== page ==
3) Arizona Diamondbacks: 183.5 WAR
22 picks (average slot of 15th), 15 with positive WAR

This placement comes with no shortage of frustration, considering that Arizona's most productive pick, Max Scherzer, blossomed after being traded. Justin Upton and Trevor Bauer also went on to star for other clubs, and A.J. Pollock, now a Dodger, has seen a productive career interrupted by frequent injuries. While Archie Bradley has found success in the Majors, he's done so as a reliever, and 2015 No. 1 overall selection Dansby Swanson was dealt away the same year he was drafted.

4) Los Angeles Angels: 176.9 WAR
19 picks (average slot of 18th), 11 with positive WAR

Troy Glaus, the No. 3 overall pick in 1997, was named Most Valuable Player when the Halos beat the Giants in the 2002 World Series. Jered Weaver developed into the club's ace, twice finishing in the top three for the American League Cy Young Award voting. And in Mike Trout, the Angels landed a player who is already first in career WAR among all the top-30 picks from 1996-present, despite being drafted in 2009. The organization's post-Trout picks haven't been especially fruitful thus far, though Jo Adell (No. 10 in '17) is knocking on the door, as MLB Pipeline's No. 6 overall prospect heading into 2020.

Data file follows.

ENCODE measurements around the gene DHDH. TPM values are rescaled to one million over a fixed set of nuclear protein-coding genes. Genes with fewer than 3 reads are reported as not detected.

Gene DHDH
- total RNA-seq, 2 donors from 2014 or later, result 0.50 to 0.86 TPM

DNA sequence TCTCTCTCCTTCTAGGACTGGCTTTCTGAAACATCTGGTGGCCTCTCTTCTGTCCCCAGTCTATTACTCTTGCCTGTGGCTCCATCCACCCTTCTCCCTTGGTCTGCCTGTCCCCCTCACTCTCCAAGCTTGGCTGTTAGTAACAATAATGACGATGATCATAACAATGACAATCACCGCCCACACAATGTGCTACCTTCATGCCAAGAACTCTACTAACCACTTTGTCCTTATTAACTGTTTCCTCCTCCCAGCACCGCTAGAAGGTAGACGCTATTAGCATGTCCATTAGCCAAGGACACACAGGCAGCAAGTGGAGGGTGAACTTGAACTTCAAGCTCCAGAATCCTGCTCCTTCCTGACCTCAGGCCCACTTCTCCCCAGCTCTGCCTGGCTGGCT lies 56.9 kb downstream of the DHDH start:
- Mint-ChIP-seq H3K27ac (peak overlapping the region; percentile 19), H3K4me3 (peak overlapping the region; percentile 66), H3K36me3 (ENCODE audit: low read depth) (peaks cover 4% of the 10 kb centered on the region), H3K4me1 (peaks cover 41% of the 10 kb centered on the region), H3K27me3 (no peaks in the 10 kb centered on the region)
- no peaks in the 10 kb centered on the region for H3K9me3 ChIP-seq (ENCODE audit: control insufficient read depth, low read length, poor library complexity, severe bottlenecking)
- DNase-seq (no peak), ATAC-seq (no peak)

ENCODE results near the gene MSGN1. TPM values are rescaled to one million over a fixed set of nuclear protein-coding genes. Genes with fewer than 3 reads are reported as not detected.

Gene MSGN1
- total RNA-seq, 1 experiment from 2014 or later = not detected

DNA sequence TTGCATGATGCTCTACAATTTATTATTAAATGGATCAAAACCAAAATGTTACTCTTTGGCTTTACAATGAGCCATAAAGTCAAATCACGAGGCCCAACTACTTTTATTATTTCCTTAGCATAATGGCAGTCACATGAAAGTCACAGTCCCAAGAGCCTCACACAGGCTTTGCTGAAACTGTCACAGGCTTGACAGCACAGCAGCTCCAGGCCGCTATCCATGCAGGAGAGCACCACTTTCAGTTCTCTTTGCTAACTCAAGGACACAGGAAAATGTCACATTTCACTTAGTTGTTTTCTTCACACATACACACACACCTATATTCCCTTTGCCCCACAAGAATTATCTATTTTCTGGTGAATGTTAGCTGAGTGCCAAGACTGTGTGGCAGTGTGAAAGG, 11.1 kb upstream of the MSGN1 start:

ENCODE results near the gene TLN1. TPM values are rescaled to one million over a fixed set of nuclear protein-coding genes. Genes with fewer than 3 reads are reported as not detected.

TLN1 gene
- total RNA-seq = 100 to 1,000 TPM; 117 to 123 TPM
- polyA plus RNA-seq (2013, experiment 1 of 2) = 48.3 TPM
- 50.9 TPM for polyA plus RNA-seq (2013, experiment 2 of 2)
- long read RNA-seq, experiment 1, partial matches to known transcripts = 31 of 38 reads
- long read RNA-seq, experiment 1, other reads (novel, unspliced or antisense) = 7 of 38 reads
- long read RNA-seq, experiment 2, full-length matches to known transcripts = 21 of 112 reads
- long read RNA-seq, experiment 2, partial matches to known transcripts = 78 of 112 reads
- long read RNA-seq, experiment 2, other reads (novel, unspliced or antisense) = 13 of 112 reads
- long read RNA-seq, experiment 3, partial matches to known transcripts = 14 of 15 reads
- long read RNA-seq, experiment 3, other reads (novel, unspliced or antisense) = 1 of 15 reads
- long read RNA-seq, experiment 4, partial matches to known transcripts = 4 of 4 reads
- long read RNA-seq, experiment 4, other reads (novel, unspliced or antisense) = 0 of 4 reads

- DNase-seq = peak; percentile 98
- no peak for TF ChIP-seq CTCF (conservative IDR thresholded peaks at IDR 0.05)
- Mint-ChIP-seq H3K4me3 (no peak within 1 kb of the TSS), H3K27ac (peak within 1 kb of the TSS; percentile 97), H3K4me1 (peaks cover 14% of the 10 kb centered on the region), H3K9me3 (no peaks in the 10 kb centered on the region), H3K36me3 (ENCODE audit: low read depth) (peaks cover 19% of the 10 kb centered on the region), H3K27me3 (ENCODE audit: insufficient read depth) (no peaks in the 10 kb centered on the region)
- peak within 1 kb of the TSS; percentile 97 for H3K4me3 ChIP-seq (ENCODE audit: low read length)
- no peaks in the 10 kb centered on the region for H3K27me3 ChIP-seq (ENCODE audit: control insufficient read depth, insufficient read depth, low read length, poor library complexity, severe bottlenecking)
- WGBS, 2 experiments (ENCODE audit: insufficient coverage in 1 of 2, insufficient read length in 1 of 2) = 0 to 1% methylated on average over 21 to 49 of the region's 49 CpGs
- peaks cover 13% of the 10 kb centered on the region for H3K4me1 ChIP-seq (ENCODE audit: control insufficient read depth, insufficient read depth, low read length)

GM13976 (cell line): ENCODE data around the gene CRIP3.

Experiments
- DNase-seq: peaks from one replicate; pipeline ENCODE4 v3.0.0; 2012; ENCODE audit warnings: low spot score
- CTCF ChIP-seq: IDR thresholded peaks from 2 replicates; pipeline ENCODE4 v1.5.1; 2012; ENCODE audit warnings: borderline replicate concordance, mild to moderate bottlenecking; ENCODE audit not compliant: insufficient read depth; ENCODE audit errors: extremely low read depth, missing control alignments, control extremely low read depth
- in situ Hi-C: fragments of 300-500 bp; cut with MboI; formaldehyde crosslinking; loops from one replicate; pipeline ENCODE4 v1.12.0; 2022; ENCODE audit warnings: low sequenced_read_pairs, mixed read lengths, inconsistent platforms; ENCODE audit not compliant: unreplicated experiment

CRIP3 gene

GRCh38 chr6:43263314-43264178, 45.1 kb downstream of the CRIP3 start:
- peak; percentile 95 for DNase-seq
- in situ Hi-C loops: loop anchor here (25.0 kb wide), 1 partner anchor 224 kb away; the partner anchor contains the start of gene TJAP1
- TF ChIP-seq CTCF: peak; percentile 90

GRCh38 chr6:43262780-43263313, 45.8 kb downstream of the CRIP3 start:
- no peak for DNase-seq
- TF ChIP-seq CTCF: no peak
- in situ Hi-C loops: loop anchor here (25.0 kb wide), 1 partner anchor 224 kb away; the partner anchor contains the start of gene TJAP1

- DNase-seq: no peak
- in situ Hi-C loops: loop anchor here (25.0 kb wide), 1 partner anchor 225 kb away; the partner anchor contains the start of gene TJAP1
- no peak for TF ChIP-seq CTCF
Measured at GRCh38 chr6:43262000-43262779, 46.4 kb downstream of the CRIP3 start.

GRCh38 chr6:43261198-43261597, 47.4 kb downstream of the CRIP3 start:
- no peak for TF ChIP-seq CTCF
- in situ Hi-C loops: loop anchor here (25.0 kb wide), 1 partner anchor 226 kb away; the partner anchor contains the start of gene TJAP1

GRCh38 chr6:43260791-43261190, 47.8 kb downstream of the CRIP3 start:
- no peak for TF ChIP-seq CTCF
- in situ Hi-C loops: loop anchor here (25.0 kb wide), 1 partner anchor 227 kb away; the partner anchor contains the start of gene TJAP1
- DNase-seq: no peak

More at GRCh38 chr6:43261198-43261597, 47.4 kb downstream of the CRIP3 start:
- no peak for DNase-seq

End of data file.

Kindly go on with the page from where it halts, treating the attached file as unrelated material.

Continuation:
5) Minnesota Twins: 168.7 WAR
24 picks (average slot of 15th), 13 with positive WAR

The Twins hit it big with 2001 No. 1 overall pick Joe Mauer, who finished his career with 55.3 WAR -- all in Minnesota. Michael Cuddyer, Denard Span, Matt Garza and Glen Perkins all enjoyed their share of big league success as well, and Aaron Hicks and Kyle Gibson continue to produce. The speedy Byron Buxton (No. 2 overall, 2012) anchors the organization's more recent selections, with more help potentially on the way from the likes of prospects such as 2017's top overall pick, Royce Lewis.

ON THE RISE

Houston Astros (154.9 WAR)
George Springer (2011), Carlos Correa ('12) and Alex Bregman ('15) are all stars who helped the Astros capture their first World Series championship in 2017 and remain in their primes. Kyle Tucker ('15) and Forrest Whitley ('16) could lead the next wave in Houston.

Washington Nationals (150.4 WAR)
The franchise's late years in Montreal produced little, but its haul after reaching Washington helped set up a World Series title. Ryan Zimmerman (2005) became a franchise cornerstone, and Stephen Strasburg ('09), Bryce Harper ('10) and Anthony Rendon ('11) -- all top-six selections -- are stars in their primes. Harper and Rendon are now elsewhere, though, as is 2019 breakout performer Lucas Giolito.

Los Angeles Dodgers (122.2 WAR)
Clayton Kershaw (No. 7 in 2006) is their only top-14 pick in this time frame, and they knocked it out of the park. The lefty isn't done yet, and young teammates Walker Buehler, Gavin Lux and Corey Seager are ready to pick up the slack. This doesn't even take into account reigning NL MVP Cody Bellinger, who was a fourth-round steal.

Andrew Simon is a research analyst for MLB.com. Follow him on Twitter @AndrewSimonMLB.